Parenting has hit a 10-year anniversary for Edric and I, with our eldest, Elijah, turning 10 today. We are still in the trenches of parenting without the horizon of our children’s adulthood yet in sight. But, Elijah often pushes the boundaries of the parenting frontier for us as the eldest. He brings on new challenges, new doubts, and he surprises us with his ever-maturing perspective on life.
Elijah, like all my other children, is an incredible gift to Edric and I. We have enjoyed his personality — his passion, intensity, zest, deep love for the Lord, and his insights. He is an intellectual child, a fast learner – a sponge, really. If he had a superpower it would be his capacity to read or listen to content and comprehend it right away. And with a voracious appetite for reading, he’s like an unstoppable force at times. I can’t keep up with the stock knowledge, facts, and information he has stored in that brain of his.
I remember asking him once, “Do you really learn anything from what I teach you or do you learn more from what you read?” He told me, “Honestly, I learn more from what I read but I still like to learn from you. But what I really like about you teaching me is that we can be together.” I felt both useless and special at the same time. As a homeschooling mom, that’s sort of a good thing. Independent learning in a child is a blessing when you have several kids to teach!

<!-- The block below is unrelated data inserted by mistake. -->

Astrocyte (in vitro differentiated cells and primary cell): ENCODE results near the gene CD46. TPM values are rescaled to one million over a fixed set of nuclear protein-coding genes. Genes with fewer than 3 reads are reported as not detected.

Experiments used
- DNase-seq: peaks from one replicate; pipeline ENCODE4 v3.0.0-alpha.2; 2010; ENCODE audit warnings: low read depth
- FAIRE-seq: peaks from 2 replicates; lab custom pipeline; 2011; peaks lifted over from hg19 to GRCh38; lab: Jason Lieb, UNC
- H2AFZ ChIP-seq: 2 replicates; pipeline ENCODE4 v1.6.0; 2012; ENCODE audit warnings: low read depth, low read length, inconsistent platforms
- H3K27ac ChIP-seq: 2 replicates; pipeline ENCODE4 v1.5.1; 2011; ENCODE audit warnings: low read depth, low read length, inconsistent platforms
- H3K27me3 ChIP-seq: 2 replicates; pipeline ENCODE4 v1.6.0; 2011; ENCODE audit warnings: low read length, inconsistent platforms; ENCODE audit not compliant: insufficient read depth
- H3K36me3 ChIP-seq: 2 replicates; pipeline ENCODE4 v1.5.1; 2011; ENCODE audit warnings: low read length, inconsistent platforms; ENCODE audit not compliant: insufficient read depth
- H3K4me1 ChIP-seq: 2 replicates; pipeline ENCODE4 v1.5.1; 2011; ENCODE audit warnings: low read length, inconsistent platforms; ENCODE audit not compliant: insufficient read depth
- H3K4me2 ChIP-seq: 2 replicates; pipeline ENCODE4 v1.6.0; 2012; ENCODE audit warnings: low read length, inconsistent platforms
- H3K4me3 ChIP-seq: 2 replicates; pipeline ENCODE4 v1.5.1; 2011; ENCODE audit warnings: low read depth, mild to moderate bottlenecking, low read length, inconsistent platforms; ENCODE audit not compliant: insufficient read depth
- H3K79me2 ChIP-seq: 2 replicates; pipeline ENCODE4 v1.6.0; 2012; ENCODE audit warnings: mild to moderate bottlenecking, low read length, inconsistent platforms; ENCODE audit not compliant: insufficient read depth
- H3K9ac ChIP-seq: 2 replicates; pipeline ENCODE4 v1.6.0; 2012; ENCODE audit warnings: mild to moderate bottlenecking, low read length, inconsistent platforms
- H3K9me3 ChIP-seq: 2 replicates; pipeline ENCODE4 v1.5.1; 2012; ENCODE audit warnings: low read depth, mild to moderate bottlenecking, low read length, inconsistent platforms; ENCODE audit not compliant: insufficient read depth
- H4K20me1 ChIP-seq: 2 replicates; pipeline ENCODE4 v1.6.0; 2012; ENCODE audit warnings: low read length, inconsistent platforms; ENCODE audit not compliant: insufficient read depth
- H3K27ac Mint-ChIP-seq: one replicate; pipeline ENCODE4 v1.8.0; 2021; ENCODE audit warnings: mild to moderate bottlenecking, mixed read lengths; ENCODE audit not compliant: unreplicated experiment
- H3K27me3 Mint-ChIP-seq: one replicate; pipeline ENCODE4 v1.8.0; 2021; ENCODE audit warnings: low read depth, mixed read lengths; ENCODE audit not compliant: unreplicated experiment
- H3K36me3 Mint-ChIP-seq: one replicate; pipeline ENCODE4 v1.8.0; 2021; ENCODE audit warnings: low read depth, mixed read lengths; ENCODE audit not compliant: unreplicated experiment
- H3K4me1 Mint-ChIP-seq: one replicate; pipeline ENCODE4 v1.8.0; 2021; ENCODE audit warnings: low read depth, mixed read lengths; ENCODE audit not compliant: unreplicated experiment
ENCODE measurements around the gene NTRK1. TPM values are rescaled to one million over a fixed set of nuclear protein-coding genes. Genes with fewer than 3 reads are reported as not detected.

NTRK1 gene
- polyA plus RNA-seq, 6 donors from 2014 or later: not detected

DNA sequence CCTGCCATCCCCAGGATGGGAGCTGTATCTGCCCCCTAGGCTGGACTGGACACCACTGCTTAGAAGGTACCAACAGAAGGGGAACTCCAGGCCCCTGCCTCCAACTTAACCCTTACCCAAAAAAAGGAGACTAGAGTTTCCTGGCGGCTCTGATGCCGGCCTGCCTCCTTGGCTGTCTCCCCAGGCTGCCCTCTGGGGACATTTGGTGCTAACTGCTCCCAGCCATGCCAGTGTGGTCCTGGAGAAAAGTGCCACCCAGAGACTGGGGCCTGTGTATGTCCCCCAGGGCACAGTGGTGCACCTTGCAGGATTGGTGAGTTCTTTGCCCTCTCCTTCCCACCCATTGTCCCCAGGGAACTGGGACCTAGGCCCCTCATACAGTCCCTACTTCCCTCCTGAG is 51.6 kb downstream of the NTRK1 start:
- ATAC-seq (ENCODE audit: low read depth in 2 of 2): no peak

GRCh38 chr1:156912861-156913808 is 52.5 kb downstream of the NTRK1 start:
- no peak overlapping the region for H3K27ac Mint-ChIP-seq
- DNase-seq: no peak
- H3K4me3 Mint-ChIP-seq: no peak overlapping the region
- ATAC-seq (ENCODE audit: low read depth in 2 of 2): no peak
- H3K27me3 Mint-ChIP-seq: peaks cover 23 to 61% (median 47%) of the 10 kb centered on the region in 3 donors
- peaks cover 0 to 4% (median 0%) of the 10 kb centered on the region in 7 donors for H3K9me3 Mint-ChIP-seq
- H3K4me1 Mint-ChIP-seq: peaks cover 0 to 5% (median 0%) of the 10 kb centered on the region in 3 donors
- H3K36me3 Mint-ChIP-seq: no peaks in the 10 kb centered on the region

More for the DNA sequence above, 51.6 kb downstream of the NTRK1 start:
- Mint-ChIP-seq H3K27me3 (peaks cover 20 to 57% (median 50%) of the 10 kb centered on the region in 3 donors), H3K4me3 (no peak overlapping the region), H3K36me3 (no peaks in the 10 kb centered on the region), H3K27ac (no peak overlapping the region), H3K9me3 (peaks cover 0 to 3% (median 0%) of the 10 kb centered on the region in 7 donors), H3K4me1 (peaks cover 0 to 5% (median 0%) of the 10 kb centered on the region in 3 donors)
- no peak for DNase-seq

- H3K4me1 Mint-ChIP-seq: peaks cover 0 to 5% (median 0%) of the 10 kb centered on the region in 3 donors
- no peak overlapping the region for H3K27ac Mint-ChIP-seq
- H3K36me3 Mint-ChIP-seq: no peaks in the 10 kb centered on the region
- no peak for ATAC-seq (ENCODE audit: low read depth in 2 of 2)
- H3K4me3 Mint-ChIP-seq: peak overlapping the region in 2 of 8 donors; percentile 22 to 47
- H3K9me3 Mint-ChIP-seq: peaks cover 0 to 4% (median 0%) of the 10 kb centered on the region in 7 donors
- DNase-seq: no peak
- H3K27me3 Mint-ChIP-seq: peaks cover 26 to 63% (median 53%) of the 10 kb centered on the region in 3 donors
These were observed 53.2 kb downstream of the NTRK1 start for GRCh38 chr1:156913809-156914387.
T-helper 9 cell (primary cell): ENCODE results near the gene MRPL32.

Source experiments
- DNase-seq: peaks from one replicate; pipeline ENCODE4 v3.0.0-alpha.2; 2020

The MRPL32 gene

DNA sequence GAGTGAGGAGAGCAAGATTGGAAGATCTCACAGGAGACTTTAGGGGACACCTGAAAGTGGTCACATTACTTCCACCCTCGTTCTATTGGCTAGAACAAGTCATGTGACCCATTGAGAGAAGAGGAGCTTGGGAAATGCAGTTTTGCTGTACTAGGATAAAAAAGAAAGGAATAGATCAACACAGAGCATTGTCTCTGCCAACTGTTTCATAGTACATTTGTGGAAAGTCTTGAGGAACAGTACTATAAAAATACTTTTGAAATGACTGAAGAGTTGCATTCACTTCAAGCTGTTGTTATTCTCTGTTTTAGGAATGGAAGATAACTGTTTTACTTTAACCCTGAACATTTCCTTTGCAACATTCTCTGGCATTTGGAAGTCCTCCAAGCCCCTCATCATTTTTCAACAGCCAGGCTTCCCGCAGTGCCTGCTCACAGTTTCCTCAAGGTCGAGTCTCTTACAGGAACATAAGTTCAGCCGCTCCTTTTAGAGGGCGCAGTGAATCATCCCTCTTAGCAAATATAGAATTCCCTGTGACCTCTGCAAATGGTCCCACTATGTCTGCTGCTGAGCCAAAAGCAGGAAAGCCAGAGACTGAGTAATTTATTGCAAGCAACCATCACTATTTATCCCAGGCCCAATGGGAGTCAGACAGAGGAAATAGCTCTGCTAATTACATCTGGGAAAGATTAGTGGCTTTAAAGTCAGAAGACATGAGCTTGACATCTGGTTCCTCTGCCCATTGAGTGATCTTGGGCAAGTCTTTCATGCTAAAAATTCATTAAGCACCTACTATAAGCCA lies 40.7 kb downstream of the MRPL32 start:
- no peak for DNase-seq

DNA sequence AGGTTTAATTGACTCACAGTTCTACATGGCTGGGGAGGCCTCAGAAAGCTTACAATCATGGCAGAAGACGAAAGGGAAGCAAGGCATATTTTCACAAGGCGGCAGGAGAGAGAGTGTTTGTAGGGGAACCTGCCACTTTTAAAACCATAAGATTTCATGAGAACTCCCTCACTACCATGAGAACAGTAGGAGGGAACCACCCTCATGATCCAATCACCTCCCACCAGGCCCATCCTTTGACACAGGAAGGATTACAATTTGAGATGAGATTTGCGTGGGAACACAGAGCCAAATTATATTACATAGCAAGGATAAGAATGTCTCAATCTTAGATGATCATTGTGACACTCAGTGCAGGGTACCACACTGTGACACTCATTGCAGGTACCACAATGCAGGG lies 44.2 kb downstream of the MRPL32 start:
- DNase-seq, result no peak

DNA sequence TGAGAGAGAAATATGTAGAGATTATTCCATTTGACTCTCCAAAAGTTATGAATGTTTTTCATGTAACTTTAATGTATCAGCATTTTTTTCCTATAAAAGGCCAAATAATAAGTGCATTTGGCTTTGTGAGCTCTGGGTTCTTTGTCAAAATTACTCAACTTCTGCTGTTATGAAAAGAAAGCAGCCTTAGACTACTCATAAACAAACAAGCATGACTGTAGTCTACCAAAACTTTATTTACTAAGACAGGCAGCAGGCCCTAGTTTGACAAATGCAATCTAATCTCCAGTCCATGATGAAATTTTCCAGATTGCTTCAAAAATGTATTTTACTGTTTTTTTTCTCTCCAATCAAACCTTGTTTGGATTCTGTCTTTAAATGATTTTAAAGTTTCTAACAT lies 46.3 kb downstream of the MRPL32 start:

More than academic input, what he really needs from Edric and me is consistent discipleship. Like any child with intelligence (I think all children are gifted with unique abilities), he could become a Megamind without a moral compass. Therefore, he most definitely still needs guidance and mentoring.
Our parenting style with him has had to change over the years. The biblical goals remain the same, but we have to implore different strategies with Elijah. He has taken “training course 101”: obedience and respect. He knows what it means to obey and respect us, and, more often than not, he does. There may be occasions when he says things that can be rephrased in a more courteous way, but it doesn’t happen often. For the most part, he has internalized both character traits. The last time he received a spanking was years ago. He gets why it is important and necessary to obey and respect those in authority. Ultimately his obedience is to the Lord. So if he has a problem with that, he is accountable to him, too.